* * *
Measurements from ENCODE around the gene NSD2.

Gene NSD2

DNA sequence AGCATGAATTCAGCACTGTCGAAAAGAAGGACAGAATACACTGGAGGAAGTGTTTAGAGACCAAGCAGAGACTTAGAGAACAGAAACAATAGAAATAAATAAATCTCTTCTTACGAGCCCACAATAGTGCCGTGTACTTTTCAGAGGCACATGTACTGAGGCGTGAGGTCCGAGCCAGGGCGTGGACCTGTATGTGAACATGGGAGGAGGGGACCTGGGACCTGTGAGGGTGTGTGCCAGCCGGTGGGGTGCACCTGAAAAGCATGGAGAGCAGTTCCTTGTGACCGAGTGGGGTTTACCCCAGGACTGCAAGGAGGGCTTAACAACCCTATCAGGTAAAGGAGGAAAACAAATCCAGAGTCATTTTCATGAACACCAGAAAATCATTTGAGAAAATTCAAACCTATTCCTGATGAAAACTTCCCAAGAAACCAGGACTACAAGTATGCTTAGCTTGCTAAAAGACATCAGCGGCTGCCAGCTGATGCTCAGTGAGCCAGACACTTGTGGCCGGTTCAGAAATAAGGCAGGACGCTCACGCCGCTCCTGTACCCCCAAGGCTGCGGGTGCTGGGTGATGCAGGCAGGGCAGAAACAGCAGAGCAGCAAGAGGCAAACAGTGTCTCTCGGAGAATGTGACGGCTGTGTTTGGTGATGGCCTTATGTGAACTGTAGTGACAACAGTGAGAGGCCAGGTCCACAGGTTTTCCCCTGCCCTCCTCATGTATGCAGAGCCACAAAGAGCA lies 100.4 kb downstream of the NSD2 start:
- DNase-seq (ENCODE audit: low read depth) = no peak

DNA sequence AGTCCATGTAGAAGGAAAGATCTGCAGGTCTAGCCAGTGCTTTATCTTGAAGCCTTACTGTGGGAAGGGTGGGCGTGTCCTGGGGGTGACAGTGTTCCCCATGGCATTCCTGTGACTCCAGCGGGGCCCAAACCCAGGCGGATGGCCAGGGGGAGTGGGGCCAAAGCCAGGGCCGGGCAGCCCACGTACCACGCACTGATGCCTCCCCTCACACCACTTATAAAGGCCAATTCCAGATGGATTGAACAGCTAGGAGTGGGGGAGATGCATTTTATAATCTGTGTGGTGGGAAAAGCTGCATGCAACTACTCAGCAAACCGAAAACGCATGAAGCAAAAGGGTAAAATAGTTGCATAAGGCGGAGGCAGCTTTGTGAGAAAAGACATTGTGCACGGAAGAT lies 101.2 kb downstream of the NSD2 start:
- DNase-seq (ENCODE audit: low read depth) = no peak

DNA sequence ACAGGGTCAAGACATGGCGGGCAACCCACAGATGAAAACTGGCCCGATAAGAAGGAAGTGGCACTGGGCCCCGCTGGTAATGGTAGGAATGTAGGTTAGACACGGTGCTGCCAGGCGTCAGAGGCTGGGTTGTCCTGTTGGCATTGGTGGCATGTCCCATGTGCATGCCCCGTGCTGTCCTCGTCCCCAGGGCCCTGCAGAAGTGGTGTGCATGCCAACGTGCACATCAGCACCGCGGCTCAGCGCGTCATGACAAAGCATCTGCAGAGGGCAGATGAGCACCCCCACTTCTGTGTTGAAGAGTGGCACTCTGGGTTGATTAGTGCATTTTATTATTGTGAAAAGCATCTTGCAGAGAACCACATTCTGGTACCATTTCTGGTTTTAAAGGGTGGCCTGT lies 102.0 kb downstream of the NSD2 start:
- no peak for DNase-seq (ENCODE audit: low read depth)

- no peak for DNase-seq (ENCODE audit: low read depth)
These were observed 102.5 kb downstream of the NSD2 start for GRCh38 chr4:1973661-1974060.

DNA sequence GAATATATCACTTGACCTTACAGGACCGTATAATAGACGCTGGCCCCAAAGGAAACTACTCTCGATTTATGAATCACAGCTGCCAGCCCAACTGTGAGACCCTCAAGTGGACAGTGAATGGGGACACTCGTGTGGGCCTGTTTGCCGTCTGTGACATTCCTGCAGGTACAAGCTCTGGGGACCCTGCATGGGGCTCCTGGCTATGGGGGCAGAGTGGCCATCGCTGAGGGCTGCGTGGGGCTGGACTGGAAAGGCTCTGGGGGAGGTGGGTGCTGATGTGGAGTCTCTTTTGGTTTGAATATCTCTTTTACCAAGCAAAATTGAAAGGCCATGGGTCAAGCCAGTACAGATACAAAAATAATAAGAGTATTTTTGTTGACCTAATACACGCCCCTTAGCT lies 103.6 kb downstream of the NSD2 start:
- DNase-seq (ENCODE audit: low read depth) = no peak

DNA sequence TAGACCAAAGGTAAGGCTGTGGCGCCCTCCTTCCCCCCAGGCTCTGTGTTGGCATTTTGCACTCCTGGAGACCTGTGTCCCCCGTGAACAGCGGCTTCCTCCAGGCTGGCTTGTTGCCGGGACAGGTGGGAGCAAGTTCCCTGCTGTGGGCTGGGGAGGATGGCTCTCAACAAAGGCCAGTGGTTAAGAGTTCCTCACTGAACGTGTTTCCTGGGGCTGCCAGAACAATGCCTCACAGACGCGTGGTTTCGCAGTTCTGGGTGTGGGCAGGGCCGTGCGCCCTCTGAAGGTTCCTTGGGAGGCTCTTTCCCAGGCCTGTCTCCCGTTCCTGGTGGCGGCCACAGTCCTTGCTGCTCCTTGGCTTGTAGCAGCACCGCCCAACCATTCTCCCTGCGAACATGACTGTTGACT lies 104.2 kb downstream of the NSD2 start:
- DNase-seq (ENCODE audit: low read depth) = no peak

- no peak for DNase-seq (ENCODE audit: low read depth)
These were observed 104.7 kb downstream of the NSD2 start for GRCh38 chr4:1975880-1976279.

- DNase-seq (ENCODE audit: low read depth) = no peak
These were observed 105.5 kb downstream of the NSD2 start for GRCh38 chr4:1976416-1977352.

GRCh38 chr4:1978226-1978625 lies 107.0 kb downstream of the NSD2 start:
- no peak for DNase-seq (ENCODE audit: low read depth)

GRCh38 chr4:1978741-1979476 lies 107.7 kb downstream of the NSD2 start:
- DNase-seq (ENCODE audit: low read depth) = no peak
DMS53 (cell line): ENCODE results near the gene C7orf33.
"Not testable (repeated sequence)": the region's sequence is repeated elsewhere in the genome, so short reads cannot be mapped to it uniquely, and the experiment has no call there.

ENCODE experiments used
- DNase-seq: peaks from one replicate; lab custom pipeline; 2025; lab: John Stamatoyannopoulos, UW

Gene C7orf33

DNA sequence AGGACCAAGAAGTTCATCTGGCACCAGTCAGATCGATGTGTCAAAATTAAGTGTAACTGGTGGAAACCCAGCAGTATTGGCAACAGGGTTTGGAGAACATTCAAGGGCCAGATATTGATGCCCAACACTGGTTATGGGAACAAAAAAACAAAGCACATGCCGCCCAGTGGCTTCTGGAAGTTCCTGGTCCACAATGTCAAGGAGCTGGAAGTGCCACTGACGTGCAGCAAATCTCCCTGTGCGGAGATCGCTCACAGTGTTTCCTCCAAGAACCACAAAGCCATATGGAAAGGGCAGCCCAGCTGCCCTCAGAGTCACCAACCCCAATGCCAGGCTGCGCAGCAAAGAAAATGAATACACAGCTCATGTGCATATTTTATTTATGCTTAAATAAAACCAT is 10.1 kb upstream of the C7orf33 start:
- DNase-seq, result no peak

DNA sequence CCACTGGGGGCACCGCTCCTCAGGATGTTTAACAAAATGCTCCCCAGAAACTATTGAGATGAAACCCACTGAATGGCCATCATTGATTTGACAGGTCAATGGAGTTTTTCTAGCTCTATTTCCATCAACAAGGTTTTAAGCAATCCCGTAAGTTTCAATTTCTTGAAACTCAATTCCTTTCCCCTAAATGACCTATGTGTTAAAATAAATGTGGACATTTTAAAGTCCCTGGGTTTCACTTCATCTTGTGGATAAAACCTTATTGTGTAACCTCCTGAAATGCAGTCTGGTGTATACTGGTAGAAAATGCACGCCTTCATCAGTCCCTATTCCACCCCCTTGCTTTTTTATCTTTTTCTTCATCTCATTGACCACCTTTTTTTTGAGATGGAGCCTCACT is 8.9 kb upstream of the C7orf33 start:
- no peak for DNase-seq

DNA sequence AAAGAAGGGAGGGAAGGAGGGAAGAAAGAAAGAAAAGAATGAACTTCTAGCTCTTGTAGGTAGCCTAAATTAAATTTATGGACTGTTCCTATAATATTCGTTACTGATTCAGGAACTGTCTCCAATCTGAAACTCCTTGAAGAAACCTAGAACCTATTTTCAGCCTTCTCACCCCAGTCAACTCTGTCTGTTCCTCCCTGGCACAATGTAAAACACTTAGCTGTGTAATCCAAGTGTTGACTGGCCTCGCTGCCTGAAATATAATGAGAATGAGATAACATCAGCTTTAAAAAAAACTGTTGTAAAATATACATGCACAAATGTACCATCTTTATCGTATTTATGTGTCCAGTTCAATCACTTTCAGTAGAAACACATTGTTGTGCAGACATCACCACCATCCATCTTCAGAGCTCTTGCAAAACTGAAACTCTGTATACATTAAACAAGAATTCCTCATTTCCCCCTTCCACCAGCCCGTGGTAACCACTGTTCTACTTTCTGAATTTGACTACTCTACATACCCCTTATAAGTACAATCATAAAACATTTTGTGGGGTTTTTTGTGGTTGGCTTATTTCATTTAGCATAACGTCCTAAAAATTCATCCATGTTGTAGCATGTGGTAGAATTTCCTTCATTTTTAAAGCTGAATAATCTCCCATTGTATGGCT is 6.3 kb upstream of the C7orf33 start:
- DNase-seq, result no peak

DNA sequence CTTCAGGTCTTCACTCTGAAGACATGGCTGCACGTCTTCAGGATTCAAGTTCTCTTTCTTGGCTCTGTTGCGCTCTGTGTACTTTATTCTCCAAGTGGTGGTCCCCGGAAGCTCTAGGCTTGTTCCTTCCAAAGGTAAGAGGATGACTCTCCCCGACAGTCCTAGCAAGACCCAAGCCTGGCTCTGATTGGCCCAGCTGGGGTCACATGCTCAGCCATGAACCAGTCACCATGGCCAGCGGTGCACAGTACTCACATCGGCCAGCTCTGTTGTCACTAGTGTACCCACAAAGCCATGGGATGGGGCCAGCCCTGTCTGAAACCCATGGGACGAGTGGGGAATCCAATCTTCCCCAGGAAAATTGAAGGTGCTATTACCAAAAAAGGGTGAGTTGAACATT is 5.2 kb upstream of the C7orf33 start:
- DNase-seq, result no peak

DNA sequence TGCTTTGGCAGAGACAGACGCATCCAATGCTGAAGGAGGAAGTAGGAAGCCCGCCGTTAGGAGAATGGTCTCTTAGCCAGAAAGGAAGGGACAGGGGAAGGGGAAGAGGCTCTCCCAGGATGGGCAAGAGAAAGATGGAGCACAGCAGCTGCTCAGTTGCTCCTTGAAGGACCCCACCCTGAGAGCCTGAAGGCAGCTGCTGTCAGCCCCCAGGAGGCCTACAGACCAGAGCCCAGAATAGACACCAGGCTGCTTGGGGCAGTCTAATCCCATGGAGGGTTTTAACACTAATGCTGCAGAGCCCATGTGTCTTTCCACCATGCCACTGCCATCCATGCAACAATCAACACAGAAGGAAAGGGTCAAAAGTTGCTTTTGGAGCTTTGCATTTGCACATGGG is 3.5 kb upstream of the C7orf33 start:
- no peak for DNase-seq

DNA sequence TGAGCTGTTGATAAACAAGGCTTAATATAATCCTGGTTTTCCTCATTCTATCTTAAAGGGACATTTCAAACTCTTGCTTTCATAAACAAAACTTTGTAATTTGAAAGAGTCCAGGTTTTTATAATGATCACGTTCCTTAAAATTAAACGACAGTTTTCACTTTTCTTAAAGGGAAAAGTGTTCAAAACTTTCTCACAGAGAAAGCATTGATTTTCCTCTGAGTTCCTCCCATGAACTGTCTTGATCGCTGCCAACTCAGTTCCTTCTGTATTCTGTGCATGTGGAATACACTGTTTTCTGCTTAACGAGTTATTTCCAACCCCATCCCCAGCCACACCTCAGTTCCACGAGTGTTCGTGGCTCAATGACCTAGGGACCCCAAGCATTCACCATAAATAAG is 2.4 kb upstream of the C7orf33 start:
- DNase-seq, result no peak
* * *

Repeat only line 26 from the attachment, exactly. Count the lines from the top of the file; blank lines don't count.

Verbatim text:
- DNase-seq: peaks from one replicate; lab custom pipeline; 2025; lab: John Stamatoyannopoulos, UW